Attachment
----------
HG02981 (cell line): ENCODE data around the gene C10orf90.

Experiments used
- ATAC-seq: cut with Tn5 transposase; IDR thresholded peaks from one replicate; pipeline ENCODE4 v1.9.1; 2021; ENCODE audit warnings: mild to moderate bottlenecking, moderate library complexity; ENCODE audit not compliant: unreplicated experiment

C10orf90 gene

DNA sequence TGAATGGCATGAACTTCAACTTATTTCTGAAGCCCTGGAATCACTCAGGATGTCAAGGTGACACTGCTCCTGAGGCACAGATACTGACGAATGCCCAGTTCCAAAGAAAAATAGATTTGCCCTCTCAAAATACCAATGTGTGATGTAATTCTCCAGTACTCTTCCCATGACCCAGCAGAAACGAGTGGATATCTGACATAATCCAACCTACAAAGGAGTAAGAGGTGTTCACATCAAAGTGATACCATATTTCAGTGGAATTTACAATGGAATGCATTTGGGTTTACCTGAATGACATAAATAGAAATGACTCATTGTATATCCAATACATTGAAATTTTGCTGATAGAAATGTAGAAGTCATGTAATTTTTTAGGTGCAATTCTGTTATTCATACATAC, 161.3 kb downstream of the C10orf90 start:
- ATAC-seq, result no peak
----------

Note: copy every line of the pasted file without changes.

HG02981 (cell line): ENCODE data around the gene C10orf90.

Experiments used
- ATAC-seq: cut with Tn5 transposase; IDR thresholded peaks from one replicate; pipeline ENCODE4 v1.9.1; 2021; ENCODE audit warnings: mild to moderate bottlenecking, moderate library complexity; ENCODE audit not compliant: unreplicated experiment

C10orf90 gene

DNA sequence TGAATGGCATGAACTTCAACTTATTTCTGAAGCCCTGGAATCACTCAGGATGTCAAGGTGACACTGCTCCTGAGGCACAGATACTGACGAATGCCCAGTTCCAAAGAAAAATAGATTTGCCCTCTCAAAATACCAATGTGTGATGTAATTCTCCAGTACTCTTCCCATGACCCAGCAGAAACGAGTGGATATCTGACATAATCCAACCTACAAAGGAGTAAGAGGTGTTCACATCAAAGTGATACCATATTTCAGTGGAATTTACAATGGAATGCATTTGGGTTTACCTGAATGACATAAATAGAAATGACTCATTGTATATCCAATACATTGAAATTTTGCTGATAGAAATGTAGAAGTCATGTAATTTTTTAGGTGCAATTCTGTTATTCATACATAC, 161.3 kb downstream of the C10orf90 start:
- ATAC-seq, result no peak